Is there anything else you would like to say about you or MostlyFiction.com?

Simply put, we love to read and we love to tell you about good books. It would be great if more people were to discover MostlyFiction.com because I think our reviewers deserve a larger audience. I don’t expect us to ever become one of the big “legitimate” sites but we should be a place you come back to on a regular basis just to make sure you don’t miss any good reads.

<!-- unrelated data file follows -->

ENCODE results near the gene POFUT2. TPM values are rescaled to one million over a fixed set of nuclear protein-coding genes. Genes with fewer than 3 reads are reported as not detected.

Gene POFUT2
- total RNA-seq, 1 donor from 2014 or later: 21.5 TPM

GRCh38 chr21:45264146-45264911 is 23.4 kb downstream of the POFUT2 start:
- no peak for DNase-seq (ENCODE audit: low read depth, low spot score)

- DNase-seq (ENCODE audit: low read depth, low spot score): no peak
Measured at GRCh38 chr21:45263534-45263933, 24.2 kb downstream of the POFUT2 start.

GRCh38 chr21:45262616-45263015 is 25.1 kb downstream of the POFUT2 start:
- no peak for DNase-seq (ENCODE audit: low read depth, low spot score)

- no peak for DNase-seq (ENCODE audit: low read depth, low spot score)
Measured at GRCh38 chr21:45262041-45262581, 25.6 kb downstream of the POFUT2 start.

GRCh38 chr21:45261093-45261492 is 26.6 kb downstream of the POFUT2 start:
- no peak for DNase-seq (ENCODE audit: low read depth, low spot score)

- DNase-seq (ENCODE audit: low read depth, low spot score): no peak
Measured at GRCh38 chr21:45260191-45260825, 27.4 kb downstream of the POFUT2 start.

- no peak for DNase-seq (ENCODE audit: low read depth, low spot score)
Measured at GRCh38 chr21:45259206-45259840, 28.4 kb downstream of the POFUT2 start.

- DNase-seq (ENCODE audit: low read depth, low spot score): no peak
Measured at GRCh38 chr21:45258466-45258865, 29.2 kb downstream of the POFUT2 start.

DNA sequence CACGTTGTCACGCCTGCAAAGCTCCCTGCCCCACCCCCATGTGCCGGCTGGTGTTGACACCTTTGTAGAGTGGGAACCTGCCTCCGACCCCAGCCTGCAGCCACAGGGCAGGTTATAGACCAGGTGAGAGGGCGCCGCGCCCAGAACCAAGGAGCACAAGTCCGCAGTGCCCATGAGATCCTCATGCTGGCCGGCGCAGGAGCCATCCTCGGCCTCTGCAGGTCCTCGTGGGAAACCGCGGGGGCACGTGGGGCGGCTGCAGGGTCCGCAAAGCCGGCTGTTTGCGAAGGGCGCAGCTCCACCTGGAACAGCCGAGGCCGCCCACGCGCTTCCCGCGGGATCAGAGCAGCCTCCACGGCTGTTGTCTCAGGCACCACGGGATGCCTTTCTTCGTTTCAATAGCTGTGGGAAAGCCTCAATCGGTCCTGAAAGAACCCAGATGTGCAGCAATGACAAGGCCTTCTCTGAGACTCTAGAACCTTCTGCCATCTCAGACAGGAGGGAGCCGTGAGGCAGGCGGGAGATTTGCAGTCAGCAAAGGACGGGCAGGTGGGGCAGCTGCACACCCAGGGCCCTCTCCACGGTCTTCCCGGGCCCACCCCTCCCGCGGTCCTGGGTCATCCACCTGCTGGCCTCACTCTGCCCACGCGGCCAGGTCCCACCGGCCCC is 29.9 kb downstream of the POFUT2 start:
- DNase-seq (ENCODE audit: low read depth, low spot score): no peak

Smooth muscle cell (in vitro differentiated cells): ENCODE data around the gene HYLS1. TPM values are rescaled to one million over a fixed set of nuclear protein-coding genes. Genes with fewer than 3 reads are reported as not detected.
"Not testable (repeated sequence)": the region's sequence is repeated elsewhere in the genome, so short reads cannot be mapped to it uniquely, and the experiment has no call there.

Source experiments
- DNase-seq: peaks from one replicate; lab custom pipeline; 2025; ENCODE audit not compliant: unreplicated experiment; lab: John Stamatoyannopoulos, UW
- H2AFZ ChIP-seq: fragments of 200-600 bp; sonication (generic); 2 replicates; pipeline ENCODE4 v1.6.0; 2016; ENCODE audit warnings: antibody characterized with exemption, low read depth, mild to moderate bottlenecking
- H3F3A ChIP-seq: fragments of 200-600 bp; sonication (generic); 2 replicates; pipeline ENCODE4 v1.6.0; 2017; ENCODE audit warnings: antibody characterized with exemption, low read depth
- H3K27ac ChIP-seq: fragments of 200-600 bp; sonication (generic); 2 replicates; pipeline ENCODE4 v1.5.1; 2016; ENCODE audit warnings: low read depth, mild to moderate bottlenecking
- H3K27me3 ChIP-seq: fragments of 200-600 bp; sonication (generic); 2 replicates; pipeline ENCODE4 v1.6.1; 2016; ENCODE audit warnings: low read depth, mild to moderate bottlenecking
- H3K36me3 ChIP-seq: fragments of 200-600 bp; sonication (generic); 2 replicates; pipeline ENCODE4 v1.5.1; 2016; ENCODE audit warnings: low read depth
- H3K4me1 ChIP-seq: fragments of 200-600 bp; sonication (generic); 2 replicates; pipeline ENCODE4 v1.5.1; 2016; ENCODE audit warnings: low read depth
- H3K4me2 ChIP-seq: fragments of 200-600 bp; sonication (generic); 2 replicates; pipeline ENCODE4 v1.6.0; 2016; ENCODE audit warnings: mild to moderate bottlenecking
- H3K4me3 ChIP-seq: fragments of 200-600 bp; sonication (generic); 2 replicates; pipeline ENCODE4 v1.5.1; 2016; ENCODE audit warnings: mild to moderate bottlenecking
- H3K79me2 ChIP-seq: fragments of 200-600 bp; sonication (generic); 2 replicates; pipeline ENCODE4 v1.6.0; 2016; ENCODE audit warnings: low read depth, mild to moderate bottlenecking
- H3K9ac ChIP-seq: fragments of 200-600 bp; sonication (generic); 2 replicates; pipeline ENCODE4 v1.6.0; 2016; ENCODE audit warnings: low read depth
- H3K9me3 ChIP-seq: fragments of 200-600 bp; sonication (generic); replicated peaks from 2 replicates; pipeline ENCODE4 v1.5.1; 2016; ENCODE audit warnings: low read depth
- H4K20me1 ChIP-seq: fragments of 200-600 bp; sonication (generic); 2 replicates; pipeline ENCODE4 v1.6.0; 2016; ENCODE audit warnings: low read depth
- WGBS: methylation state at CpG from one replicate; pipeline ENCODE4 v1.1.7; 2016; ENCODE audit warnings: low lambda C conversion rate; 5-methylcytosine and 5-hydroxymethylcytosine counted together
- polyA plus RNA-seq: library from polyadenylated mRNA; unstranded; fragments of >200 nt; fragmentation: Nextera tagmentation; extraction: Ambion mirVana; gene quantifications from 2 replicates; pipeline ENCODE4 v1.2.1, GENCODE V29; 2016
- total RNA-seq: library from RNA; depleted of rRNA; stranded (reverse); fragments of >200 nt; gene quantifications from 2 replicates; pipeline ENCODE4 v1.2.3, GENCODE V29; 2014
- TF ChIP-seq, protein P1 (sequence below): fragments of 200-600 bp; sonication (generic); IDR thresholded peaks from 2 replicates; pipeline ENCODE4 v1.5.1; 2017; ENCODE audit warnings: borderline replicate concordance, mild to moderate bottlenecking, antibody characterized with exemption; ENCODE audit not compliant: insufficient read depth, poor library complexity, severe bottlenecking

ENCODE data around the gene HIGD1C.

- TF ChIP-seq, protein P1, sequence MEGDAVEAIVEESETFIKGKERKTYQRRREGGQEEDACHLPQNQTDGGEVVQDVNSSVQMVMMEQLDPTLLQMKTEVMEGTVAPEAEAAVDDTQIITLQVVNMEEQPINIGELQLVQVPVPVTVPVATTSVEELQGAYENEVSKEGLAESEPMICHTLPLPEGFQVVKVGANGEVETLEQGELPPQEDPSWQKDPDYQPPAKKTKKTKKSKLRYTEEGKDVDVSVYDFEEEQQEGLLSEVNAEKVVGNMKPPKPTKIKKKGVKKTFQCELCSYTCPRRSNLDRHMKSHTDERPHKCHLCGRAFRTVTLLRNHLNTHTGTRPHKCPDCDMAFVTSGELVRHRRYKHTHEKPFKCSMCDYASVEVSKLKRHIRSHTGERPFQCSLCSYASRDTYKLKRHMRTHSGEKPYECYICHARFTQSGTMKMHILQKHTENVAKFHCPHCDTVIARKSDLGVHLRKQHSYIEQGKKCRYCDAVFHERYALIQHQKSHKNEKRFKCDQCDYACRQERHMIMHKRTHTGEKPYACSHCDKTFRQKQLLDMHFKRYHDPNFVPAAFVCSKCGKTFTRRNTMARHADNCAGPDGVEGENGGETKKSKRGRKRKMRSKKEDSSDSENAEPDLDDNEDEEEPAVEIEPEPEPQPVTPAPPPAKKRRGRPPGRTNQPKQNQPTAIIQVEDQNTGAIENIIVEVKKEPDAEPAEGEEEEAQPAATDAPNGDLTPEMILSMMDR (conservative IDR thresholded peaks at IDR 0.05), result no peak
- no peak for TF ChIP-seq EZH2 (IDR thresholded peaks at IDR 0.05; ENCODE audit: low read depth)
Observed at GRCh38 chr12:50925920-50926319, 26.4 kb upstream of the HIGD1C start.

Thank you for your thoughtful answers, Judi! I appreciate it!

About Mayra Calvani

Mayra Calvani writes fiction and nonfiction for children and adults and has authored over a dozen books, some of which have won awards. Her stories, reviews, interviews and articles have appeared on numerous publications such as The Writer, Writer’s Journal, Multicultural Review, and Bloomsbury Review, among many others. Represented by Serendipity Literary.